Aerospace Weather Research
Aerospace Weather Research Group
Following the closure of the Flosolver Unit, persons involved in numerical modelling were assigned to the CTFD Division. Since these persons had expertise in weather research, fluid dynamics, meteorology, computational science and information technology a separate research group, the aerospace weather research group, was set up to make best use of their skills. The focus of the group is on understanding aerospace weather with specific emphasis on airport weather phenomena which affect airport operations, clear air turbulence, aerospace weather visualization techniques, aviation weather hazards and urban CFD. In addiiton the experience of the group in dealing with rotating flows has been used for tackling propeller simulations for NAL's aircraft programmes.
Multi-scale modelling of the atmosphere
Atmospheric flow posseses a wide range of scales and is generally turbulent. For problems of interest in aviation weather, urban CFD, wind-energy, we require resolution of many different length and time scales. A numerical model spanning these scales is computationally prohibitive, therefore an alternate approach is to couple numerical models developed for different scales and use the combined model. We have successfully coupled NAL's Varsha GCM (a global atmospheric model), NCAR's WRF (a regional weather model) and OpenFOAM (an open-source CFD package). An example of the problems which can be tackled with this system is : effect of boundary layer profiles at different cities on the flow past high-rise buildings.
Hybrid spectral methods for analysis of data as well as solution of PDEs
For flows, which occur on aircraft as well as in the atmosphere, interaction between eddies at different scales is important. However, analysis of functions with many scales presents a challenge for mathematical and numerical methods. For compact representation of functions which span widely different scales, we have proposed a hybrid transform which combines properties of both Fourier and wavelet transforms. This transform has been used for the solution of one-dimensional PDEs, the wave, diffusion and viscous Burgers equation. The approach has also been extended to two-dimensions. First as a double-Fourier + wavelet expansion and then a Spherical Harmonics + wavelet expansion, for representation of functions on a sphere. This method can be used to analyze atmospheric datasets with the objective of having a better representation of the various scales.
Parallelization of complex scientific/industrial codes
As numerical simulations play an increasingly important role in design and problem sizes increase, computational efficiency of the codes becomes crucial. Our group has a long experience in parallelizing and optimizing scientific codes. These include the codes developed inhouse (such as the Varsha GCM) as well as many large programs from other organizations and the private industry.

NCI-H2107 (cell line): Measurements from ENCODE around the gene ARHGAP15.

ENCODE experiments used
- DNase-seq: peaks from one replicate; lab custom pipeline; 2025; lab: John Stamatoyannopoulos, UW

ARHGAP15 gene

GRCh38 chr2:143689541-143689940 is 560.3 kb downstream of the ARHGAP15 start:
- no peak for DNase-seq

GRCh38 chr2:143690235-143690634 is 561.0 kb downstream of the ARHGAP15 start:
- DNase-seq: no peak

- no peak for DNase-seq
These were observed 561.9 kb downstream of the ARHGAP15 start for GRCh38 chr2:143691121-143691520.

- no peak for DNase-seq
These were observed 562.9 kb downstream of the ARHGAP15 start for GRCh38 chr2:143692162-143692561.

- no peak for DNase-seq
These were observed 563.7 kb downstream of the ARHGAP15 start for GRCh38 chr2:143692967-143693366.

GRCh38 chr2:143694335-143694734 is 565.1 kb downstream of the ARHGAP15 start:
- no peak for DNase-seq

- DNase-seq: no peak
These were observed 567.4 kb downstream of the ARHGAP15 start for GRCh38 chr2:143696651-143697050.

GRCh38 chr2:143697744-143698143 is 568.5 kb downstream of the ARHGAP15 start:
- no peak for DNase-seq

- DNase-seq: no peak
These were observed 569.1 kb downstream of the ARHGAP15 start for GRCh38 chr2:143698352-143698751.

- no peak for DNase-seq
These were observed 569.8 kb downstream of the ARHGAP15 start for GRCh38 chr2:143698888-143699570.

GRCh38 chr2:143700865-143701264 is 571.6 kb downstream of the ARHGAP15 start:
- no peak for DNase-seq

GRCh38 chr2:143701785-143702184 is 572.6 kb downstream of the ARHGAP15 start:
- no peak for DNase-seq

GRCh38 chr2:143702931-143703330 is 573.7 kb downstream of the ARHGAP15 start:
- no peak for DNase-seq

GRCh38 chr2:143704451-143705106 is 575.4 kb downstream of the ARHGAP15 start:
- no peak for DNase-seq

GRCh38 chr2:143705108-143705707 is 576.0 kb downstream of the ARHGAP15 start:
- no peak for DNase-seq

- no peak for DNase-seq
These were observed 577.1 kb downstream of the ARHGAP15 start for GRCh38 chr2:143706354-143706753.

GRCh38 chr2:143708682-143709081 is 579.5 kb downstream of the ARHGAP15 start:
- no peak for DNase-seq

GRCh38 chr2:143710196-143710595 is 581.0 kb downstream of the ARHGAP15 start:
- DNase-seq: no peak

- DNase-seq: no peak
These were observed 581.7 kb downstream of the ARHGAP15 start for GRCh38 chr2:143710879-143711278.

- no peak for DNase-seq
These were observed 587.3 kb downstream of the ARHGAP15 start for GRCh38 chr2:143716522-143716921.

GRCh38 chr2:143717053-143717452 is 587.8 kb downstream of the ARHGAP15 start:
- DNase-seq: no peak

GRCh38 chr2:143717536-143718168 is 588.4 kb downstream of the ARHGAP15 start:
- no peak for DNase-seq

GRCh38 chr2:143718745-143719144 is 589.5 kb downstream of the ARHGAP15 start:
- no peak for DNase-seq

Calculation of aviation weather hazard indices
With increasing air-traffic, safety and maintenance of schedules depends significantly on the weather conditions. We have developed the algorithms and software for calculation of indices of weather hazards such as clear-air turbulence, wind-shear and wake-vortex encounters from atmospheric datasets. These can be used either for studies of past events or in a forecast mode.
Urban CFD : Simulation of flow past multiple buildings
With the explosive growth of cities and demand for space and energy, local flow features are becoming important to understand and model. Urban CFD can tackle phenomena such as sites for wind energy production, spread of pollution, urban heat-islands etc. The multi-scale modelling platform (T1) is ideal for this purpose. We have used this platform fo simulation of multiple high-rise buildings in the atmospheric boundary layer.
RANS simulations of propeller flows (both stand-alone and on aircraft) using open-source codes
Methodologies for simulation of propeller flows have been developed using open-source codes. These include creation of the appropriate grids, use of the AMI technique in OpenFOAM and the actuator disc in SU2. Both stand-alone configurations and with aircraft have been simulated.
Customized visualization tools for unsteady flows
Visualization is an important part of any computing activity, more so for HPC. Existing graphics packages do not always address the needs. Therefore a number of customized programs using OpenGL, shell scripts and Python scripts have been developed to visualize unsteady flows. A customized version of VTK based Mayavi package is used for the atmospheric flow visualizations.